Green building and sustainable architecture

The terms “environmental design”, “green home design” and “sustainable architecture” are just a few of the terms that people use when trying to describe a home that is designed to minimise it’s impact on the natural environment. In this article we use the term “environmental design”.

Good environmental design positively effects the thermal comfort of a building allowing the occupants to be comfortably warm in winter and cool in summer – with minimal energy usage.

There are 6 main areas that need to be considered when planning your eco friendly house or renovation. The information given in this article applies to sites at a latitude of approximately 32°, which covers the greater Sydney area in NSW, including Newcastle and Wollongong, and Perth, in Western Australia.

 

Design

Ideally you should purchase a site that is flat and has its backyard facing north towards your view. This will make designing an environmentally friendly house or passive solar home much easier.

 

Sun and orientation

You will need to spend a good amount of time assessing direct sun penetration onto your site before you start designing your passive solar home.  If it were practical, and you oriented all the internal spaces in your home to north, it would be relatively straightforward to build a green home that was thermally comfortable all year round. However in the non-ideal “real-world” this is rarely possible. A great book to use when planning around sun and shade for you building is “Sunshine and Shade”, written by R. O. Philips of the CSIRO. Use the basic rules listed in this book to aid you when planning the various spaces in your home.

 

Sun control devices

There are many methods of controlling sun penetration in your home helping a house stay cool in summer and warm in winter.

Roof overhangs: For homes that are drenched in full sun ensure that all windows have a standard window and door shading depth of 900mm.  600mm is the normal project home depth and that is not enough.  This depth can be slightly altered depending on the orientation of the external walls to north.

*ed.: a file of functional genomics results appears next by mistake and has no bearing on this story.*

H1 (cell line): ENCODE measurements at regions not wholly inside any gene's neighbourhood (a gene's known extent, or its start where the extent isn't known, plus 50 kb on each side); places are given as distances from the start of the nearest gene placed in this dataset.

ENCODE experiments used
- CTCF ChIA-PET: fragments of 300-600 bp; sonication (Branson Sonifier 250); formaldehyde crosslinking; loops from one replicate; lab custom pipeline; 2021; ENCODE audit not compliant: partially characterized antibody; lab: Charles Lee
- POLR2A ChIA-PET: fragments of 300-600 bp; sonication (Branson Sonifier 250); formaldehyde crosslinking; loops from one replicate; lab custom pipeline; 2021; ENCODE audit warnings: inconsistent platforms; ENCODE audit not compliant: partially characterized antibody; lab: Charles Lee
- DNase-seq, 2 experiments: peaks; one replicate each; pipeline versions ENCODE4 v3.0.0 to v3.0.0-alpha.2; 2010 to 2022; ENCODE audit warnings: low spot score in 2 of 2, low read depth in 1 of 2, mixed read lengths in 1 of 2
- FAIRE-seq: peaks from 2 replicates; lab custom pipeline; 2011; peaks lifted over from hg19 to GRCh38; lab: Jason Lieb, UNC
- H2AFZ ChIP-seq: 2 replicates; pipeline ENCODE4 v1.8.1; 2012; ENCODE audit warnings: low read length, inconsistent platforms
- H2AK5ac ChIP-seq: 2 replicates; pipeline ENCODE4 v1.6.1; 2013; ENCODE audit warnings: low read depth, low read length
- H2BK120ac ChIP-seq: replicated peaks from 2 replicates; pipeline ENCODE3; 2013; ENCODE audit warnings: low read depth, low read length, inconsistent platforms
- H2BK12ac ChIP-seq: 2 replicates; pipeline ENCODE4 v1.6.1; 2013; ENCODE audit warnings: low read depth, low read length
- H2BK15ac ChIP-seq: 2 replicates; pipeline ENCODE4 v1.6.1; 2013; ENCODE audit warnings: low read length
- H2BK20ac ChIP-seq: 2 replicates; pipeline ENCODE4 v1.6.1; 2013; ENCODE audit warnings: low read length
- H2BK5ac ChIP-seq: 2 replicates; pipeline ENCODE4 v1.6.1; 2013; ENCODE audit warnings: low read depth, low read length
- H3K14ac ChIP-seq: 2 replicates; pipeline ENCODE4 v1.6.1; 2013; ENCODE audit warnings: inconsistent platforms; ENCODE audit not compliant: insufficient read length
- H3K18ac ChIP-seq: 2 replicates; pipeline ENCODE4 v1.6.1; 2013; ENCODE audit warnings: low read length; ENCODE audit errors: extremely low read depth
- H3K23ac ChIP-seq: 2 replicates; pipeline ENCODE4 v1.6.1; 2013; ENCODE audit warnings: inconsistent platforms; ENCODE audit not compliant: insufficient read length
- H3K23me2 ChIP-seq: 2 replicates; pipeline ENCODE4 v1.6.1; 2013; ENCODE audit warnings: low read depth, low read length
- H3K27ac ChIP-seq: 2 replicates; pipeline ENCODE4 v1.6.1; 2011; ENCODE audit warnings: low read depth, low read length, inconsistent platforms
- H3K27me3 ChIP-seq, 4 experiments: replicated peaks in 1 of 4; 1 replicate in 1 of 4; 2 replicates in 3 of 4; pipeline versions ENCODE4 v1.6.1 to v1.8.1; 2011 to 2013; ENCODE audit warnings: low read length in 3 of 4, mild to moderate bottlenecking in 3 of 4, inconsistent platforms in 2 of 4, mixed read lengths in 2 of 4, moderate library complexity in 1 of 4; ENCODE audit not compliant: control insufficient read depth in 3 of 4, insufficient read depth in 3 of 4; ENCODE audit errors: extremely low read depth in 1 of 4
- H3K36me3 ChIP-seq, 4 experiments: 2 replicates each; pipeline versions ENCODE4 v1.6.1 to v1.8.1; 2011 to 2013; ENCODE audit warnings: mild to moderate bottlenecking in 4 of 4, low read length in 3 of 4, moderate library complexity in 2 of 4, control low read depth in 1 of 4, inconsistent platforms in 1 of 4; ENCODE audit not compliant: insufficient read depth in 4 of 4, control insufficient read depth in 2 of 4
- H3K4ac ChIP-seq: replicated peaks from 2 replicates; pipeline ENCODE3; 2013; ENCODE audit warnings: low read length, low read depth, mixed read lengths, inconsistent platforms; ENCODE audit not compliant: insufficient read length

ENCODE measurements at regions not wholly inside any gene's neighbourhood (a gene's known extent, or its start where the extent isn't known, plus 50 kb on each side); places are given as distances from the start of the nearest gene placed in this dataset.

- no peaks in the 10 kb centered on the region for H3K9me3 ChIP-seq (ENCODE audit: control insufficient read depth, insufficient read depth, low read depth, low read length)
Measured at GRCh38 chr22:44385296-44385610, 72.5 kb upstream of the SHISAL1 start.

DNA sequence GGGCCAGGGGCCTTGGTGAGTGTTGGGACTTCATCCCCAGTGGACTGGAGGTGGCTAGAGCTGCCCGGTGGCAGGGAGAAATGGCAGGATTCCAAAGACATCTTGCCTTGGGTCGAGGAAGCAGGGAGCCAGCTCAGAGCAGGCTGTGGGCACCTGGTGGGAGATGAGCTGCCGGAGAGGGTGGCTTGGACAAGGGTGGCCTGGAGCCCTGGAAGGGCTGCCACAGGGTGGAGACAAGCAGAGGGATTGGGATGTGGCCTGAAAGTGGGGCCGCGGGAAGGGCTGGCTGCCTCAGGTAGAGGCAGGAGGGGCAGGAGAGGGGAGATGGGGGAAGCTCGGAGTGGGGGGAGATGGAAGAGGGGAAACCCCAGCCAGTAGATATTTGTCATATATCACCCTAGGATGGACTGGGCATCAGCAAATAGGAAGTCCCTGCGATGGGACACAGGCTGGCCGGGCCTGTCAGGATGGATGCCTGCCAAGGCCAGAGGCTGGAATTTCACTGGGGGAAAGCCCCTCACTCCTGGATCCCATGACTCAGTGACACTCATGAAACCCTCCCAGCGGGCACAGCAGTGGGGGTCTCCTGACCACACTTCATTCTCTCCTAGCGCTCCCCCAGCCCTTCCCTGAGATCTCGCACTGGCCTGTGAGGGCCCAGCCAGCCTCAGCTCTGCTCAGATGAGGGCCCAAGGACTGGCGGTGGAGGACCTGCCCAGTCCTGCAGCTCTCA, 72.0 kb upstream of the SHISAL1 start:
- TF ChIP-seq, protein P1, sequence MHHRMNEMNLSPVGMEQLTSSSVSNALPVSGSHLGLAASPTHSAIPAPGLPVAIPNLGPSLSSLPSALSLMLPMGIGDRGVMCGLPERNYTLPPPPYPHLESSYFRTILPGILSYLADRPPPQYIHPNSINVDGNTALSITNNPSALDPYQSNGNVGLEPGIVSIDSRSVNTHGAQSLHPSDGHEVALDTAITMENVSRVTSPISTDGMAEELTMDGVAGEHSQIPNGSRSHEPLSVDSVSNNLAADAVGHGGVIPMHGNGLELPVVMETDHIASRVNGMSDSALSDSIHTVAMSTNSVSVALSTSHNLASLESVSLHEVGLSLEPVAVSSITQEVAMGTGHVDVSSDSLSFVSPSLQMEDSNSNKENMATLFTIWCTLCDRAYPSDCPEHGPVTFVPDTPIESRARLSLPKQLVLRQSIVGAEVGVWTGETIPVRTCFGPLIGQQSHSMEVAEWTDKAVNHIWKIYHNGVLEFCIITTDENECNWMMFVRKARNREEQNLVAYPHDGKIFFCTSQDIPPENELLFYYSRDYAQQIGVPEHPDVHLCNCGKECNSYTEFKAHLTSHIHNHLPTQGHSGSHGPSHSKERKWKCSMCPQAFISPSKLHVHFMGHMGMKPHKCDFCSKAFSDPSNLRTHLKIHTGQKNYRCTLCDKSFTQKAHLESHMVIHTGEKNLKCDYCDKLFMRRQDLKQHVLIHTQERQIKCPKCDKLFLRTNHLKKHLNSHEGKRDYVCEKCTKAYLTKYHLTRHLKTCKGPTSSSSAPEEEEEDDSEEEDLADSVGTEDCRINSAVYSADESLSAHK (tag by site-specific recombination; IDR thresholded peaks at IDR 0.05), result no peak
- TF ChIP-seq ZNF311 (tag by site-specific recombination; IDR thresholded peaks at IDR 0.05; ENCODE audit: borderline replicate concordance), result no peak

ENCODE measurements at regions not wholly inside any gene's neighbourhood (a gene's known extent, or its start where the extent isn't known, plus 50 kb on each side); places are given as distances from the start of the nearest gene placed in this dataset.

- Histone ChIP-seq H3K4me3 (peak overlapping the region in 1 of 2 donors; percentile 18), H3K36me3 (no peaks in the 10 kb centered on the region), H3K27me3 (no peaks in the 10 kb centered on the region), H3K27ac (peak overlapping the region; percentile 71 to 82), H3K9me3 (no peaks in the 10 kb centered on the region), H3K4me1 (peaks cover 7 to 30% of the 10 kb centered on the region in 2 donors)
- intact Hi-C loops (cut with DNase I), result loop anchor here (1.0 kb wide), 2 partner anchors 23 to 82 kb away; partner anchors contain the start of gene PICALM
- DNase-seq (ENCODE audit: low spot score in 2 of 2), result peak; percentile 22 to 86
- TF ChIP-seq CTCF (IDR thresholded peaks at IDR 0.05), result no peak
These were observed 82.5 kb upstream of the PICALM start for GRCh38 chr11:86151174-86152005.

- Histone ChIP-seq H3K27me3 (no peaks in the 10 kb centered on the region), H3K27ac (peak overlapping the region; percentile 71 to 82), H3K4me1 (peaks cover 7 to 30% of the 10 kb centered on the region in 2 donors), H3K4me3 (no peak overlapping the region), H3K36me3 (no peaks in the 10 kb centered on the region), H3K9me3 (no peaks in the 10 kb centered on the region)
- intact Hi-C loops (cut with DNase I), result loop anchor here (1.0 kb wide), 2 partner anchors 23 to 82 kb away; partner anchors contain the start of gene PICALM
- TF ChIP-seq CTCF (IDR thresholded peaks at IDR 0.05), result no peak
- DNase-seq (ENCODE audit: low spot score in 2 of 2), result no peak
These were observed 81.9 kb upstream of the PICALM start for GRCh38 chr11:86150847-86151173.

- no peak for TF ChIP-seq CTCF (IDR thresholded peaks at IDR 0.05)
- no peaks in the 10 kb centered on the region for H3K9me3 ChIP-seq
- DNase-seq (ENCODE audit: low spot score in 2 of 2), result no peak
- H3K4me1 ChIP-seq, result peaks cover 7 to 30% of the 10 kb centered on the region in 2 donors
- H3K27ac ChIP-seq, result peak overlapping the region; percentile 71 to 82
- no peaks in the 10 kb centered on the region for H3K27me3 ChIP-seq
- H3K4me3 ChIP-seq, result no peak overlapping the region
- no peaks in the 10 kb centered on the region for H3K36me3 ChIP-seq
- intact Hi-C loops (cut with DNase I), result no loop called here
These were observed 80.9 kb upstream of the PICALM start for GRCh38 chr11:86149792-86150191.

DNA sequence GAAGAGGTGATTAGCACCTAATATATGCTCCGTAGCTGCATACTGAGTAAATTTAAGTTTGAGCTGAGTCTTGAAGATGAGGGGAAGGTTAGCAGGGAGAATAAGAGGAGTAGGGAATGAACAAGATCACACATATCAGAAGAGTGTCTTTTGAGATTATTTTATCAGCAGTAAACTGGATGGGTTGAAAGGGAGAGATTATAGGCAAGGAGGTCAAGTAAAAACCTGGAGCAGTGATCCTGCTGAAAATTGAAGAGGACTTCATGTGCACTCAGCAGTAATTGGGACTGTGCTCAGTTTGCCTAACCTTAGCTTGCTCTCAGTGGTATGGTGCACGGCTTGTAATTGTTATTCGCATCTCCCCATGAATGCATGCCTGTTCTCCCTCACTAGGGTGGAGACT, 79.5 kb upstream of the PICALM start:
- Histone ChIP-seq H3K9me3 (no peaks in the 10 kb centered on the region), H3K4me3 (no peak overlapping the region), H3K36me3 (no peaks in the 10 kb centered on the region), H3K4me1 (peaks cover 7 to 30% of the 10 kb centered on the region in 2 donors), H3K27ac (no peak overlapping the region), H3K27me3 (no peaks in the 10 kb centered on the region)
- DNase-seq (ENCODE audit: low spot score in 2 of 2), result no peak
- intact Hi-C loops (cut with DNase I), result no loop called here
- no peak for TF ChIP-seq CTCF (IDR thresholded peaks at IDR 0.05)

Other control devices: If you have no choice in how you orient your living areas, and are forced, for example, to orient them towards the west (the harshest of all options) you will need to get creative. One solution is to plant deciduous trees to the west about ten metres from your house.  This will block hot afternoon summer sun and allow winter afternoon sun to penetrate through to your home. If this is not an option due to views or council regulations, the best solution is an operable (adjustable) window device like an awning or louvre system.

 

Room orientation

If you have shading on your site you need to think about the room type and design to get the optimum sun penetration into the space; e.g., locate laundries, bathrooms and storerooms to the west or south.  These rooms can be physically cut off to control the hot western sun or the cold resulting from a southern facing orientation. Bedrooms work best located on the east because most people love being or drenched in morning sunlight. (However a southern orientation is a worth considering for shift workers, because the bedroom will then be darker.)  Leave the north to living areas as people spend most of the daytime in these areas.

 

Insulation

To save on heating and cooling costs in your new green home it is essential that all your external walls and ceilings are insulated.  All cladding types have an R-value, the higher the R-value the longer it will take for the outside temperature to enter you home.

Many houses today are timber framed and without any extra insulation these homes will not be hot and cold in the wrong seasons but it will also rate poorly with BASIX (BASIX is the Building Sustainability Index.).  There are too many products to name, but insulation generally come in the form of “batts”, air cell blankets (like bubble wrap), loose pulp, and “sheets”.  Heat is lost primarily through the ceiling of a home, then the walls and windows, and lastly the floors.  If your site faces a windy direction, and is located at the top of a hill, your floors will need to be insulated.

Sarking is a reflective fabric that reflects heat away from the roof and external walls and it should be laid with the reflective side facing outwards.  Roof sarking often forms part of an insulative blanket that is laid on top of the roof trusses and under the roof battens.

There are many new products on the market that are a “sandwich” format product (cladding on one side, a finished lining on the other, and insulation in the centre).